AOL Launches AIM Pro Service

AOL looks to capture part of the enterprise market with free and premium versions of a new IM service that includes collaboration tools from WebEx.

AOL has launched its much-anticipated AIM Pro service—and the company is offering it for free with an eye toward capturing a bigger piece of the business market.

In the new instant messaging service, the company is offering its popular IM client software combined with WebEx Communications collaboration tools in order to appeal to a broad range of businesses and individuals.

Besides individual users who mainly use IM for keeping in touch with friends and family, the new AIM Pro is designed to grab a part of the business marketplace that has begun to rely more and more on this type of communication between employees, Brian Curry, vice president of Business Services at AOL, told eWEEK.

"At work, we are seeing growth areas for real-time collaboration and more and more companies are coming online with these services," Curry said. "Online meetings are a very large growth area in the market. AIM Pro is a way to reduce costs and boost productivity."

AOL, based in Dulles, Va., and WebEx, in Santa Clara, Calif., announced in February that the companies were developing an instant messaging and collaboration package aimed at professionals.

/zimages/6/28571.gifRead more here about the initial announcement of the AOL-WebEx collaboration.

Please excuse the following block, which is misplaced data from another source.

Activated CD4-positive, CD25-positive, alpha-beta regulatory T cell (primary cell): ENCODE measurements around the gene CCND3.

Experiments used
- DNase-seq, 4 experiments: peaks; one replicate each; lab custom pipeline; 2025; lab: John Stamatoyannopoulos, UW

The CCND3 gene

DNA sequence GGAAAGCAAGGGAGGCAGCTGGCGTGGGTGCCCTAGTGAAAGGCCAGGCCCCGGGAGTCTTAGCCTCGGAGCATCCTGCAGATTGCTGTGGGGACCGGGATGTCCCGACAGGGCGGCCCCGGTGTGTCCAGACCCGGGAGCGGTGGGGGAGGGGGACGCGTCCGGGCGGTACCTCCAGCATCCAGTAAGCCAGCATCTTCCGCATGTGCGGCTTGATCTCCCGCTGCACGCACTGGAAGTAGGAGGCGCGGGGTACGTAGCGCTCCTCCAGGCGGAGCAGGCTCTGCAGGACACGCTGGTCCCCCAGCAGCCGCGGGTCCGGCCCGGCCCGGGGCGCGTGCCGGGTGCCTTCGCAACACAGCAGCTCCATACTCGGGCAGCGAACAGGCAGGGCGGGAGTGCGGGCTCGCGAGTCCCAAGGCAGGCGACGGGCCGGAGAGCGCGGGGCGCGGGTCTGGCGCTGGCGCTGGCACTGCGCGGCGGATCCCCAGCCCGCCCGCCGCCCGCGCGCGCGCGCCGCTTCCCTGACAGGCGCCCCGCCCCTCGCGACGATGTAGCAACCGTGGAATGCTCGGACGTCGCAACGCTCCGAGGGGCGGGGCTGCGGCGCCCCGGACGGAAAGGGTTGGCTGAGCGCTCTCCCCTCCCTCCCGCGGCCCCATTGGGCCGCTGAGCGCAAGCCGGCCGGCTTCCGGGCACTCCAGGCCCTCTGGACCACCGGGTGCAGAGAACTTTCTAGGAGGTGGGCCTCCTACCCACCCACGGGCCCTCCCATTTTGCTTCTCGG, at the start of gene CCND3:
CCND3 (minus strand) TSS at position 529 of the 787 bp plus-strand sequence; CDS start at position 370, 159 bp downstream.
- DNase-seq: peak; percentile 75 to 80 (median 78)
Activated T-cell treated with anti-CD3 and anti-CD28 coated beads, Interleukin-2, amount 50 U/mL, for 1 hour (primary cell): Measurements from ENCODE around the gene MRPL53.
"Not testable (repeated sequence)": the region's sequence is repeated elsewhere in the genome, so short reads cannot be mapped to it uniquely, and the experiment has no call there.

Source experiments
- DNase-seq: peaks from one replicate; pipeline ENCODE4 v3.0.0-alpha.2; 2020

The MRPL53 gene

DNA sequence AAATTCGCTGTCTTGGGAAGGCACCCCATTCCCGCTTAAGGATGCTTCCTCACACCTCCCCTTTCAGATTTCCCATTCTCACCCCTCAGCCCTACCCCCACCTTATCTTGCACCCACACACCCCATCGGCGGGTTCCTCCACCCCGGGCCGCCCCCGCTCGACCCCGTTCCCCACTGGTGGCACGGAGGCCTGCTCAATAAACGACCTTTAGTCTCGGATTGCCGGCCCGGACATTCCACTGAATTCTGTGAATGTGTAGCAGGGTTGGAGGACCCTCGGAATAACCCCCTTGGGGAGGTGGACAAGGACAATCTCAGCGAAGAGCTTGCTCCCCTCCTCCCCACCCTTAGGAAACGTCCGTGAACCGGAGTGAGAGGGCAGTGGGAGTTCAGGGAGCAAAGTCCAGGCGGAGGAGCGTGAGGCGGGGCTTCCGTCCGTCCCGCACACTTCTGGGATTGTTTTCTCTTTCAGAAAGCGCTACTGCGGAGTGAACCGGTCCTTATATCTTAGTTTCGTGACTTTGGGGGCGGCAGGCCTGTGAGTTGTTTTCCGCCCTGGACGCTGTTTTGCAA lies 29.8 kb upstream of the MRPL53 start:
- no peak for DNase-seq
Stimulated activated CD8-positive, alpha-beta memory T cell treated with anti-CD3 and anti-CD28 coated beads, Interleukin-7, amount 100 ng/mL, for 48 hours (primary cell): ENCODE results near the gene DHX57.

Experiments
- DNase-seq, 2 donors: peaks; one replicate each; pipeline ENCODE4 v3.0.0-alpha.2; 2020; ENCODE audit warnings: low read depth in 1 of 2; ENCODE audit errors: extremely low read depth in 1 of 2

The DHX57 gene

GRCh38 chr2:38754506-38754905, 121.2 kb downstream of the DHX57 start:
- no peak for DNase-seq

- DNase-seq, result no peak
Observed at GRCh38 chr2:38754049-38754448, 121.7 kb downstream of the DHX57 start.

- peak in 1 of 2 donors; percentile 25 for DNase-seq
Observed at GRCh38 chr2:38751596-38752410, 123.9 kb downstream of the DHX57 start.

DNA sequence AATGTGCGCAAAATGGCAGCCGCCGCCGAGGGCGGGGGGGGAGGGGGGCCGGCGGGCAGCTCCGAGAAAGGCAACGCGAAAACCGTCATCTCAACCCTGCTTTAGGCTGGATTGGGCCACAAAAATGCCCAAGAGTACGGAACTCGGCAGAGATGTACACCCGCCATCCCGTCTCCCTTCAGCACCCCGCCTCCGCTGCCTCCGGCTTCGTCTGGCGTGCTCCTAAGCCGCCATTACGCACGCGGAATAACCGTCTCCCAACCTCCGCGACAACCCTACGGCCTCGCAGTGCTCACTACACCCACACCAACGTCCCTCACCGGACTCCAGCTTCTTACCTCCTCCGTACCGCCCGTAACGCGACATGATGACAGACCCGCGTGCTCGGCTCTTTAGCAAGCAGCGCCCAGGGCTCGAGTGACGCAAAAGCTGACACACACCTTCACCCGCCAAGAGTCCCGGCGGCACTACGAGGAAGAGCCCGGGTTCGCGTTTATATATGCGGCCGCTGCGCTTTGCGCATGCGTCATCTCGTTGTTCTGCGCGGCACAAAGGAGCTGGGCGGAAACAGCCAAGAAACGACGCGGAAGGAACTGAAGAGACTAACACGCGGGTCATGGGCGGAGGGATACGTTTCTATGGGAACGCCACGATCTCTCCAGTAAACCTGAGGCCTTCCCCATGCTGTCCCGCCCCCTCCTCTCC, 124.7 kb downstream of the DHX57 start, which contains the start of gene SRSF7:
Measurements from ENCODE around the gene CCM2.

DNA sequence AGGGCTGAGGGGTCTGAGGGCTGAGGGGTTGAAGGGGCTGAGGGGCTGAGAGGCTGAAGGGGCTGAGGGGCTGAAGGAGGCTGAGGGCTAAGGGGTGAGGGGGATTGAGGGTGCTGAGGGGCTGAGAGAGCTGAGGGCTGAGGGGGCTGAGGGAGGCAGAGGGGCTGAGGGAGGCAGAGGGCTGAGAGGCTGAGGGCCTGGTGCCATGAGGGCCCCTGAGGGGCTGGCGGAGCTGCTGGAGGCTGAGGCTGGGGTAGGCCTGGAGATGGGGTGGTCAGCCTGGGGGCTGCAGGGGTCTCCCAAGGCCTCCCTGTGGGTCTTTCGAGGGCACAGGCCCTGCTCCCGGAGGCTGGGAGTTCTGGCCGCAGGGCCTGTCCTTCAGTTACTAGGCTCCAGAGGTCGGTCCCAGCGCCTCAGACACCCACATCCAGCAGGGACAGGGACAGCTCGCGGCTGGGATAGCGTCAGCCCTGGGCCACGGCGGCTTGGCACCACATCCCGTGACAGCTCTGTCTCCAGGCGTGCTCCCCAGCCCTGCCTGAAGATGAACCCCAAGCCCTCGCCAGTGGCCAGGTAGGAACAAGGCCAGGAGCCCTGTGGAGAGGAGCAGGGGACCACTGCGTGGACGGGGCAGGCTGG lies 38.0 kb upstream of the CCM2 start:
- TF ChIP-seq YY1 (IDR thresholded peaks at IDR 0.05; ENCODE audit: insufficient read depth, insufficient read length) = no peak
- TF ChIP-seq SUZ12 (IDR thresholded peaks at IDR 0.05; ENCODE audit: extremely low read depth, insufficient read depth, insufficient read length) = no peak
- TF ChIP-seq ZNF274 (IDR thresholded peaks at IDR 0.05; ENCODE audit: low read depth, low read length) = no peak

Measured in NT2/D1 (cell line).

Several analysts suggested that by partnering with WebEx, AOL is looking to attract an enterprise audience to go with the SMBs (small and midsize businesses) and individuals that already are using its IM.

Although "enterprise IM" was once considered a failure, business-oriented messaging systems have made a comeback in recent years as AOL, Microsoft, Yahoo and IBM are all making a push into the market.

Now, some 135 million workers at 85 percent of all North American companies use an IM system at work, according to research by the Radicati Group, of Palo Alto, Calif.

Michael Osterman of Osterman Research, based in Blue Diamond, Wash., said he has seen the beta version of the AIM Pro and was impressed with the product. He sees a growing market in enterprise for tools such as the AIM Pro.

Osterman also said teaming with WebEx should help AOL break into the enterprise market.

The launch of AIM Pro comes less than a week after Yahoo and Microsoft announced a limited public test of the interoperability of their two IM systems.

Matt Anderson, an analyst at Radicati, said that while the AIM Pro looks "good on paper," he felt that it would be a while before enterprises start using the IM system, even with the proven WebEx features.

AOLs Curry said the AIM Pro launch had been planned and was not a reaction to the July 12 Yahoo and Microsoft announcement. AOL can already interoperate with Apples iChat and will also be able to communicate with Google Talk within the coming year, Curry said.

In the not-so-distant future, Osterman predicted that all the various IMs will be able to communicate with each other, and these are the first steps in that direction.

In a demonstration, Curry showed the new AIM Pro features, which include a streamlined Buddy List feature and integration with Microsoft Outlook. The new IM tool also gives users access to WebExs voice and video conferencing and collaboration services.

For businesses, the new features include upgraded security features such as SSL (Secure Sockets Layer) encryption and anti-virus file scanning.

Although the AIM Pro is being advertised as free, the company said it would offer a number of premium services. Those included compliance software to help with government regulations, multiparty video conferencing and a $14.95 monthly charge for unlimited, outbound, Web-based phone calling.

The free version of Aim Pro will allow one-on-one video conferencing as well as inbound phone calls.

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